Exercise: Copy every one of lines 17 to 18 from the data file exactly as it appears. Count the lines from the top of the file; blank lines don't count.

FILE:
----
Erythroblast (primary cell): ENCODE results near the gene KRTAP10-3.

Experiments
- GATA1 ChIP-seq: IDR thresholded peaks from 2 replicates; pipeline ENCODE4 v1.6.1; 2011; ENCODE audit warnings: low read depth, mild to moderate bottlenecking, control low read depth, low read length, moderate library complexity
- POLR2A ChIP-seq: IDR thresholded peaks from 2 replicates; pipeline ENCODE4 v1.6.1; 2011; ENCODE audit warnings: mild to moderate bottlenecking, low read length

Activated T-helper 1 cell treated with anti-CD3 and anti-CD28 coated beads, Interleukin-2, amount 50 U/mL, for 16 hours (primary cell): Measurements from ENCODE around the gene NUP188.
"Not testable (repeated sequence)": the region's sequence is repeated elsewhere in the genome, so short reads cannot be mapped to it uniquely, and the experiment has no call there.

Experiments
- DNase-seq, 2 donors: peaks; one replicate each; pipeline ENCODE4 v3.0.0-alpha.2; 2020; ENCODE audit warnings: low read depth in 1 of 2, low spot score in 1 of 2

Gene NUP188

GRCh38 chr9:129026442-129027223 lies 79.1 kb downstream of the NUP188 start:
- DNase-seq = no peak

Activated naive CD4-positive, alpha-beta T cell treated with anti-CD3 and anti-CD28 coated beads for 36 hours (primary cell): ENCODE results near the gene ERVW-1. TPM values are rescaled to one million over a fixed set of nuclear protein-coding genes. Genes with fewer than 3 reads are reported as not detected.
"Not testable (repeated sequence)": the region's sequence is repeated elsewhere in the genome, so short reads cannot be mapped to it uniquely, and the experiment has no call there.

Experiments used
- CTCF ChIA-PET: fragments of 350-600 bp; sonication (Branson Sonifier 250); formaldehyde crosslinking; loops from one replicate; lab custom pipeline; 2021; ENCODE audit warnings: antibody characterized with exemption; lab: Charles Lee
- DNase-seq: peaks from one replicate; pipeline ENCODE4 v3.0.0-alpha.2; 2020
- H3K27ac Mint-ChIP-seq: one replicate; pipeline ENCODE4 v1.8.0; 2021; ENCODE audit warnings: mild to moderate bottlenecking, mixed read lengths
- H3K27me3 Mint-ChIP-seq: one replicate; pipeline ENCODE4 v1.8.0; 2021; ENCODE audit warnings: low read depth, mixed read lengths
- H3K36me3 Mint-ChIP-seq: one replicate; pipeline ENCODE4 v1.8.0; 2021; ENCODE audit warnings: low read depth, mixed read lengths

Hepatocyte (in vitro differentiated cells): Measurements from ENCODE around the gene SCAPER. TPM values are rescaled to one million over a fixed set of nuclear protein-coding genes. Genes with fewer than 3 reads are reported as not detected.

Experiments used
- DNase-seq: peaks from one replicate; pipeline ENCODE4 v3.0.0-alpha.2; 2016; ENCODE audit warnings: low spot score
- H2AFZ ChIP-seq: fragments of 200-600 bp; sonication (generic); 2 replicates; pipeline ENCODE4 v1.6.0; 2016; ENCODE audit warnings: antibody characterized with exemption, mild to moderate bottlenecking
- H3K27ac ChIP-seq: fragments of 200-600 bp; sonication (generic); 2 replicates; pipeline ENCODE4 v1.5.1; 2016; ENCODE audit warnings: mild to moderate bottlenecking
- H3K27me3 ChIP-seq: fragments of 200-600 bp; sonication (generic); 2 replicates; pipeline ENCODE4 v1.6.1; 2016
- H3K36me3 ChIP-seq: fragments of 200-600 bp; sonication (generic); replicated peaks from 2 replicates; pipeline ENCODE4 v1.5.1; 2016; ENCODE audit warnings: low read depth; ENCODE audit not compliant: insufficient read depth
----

- H3K27ac Mint-ChIP-seq: one replicate; pipeline ENCODE4 v1.8.0; 2021; ENCODE audit warnings: mild to moderate bottlenecking, mixed read lengths
- H3K27me3 Mint-ChIP-seq: one replicate; pipeline ENCODE4 v1.8.0; 2021; ENCODE audit warnings: low read depth, mixed read lengths